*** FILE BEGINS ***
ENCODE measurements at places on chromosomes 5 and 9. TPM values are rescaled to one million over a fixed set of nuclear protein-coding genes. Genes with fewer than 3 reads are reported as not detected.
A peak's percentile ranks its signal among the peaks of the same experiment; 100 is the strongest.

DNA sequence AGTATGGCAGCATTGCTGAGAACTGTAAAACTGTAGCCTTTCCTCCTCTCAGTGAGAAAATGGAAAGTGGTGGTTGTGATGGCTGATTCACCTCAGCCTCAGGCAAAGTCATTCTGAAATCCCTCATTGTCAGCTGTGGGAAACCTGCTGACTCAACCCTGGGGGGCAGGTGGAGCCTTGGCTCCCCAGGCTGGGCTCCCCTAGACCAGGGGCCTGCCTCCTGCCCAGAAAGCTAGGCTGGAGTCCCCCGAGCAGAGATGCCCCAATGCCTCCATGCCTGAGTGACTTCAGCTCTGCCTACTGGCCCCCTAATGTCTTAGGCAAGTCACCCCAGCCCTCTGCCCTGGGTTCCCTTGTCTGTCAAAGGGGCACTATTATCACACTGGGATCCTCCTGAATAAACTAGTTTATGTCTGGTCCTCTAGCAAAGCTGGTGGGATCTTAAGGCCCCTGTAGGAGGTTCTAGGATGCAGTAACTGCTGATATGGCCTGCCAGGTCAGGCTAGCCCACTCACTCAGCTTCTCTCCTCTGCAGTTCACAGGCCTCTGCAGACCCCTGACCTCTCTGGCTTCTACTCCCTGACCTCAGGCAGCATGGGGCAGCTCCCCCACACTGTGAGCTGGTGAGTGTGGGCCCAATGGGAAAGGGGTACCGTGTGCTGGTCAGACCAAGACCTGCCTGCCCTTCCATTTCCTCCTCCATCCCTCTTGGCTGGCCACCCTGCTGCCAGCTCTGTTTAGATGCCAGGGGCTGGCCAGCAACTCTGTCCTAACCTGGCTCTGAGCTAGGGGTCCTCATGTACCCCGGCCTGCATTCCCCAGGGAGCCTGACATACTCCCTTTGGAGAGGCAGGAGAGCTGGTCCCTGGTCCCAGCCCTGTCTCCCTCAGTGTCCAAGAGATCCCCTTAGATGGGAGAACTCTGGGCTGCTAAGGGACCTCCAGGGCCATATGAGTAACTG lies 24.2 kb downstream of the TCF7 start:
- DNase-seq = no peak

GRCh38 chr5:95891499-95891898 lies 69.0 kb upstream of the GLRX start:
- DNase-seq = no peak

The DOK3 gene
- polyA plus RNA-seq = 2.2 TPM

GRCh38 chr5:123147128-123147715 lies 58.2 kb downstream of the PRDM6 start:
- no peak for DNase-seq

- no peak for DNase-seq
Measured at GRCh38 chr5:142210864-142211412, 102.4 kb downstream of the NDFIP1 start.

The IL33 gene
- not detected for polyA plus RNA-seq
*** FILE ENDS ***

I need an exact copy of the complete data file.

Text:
ENCODE measurements at places on chromosomes 5 and 9. TPM values are rescaled to one million over a fixed set of nuclear protein-coding genes. Genes with fewer than 3 reads are reported as not detected.
A peak's percentile ranks its signal among the peaks of the same experiment; 100 is the strongest.

DNA sequence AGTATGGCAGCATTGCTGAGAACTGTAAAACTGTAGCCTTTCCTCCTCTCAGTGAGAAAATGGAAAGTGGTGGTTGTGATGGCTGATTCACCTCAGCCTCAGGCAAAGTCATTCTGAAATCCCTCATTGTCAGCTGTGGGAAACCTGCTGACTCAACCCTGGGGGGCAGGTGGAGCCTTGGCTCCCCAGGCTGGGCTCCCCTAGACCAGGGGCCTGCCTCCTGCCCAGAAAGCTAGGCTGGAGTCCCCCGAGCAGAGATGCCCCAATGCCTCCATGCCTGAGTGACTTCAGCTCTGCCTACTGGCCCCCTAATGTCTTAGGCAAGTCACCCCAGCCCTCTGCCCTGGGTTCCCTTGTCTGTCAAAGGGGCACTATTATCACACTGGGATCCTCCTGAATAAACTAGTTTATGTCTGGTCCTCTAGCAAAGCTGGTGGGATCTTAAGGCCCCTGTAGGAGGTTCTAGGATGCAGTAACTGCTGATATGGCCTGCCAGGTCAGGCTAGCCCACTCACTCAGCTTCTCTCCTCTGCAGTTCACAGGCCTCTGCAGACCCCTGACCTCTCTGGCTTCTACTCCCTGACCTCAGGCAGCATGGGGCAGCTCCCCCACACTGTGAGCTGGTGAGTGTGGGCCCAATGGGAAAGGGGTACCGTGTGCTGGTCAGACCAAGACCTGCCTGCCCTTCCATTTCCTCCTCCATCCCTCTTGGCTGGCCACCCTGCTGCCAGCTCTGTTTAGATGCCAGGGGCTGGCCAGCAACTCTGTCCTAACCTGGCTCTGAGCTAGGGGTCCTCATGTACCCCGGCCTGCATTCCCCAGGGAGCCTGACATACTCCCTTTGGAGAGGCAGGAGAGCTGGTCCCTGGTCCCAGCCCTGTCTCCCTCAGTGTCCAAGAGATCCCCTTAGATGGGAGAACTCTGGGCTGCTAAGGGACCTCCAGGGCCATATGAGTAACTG lies 24.2 kb downstream of the TCF7 start:
- DNase-seq = no peak

GRCh38 chr5:95891499-95891898 lies 69.0 kb upstream of the GLRX start:
- DNase-seq = no peak

The DOK3 gene
- polyA plus RNA-seq = 2.2 TPM

GRCh38 chr5:123147128-123147715 lies 58.2 kb downstream of the PRDM6 start:
- no peak for DNase-seq

- no peak for DNase-seq
Measured at GRCh38 chr5:142210864-142211412, 102.4 kb downstream of the NDFIP1 start.

The IL33 gene
- not detected for polyA plus RNA-seq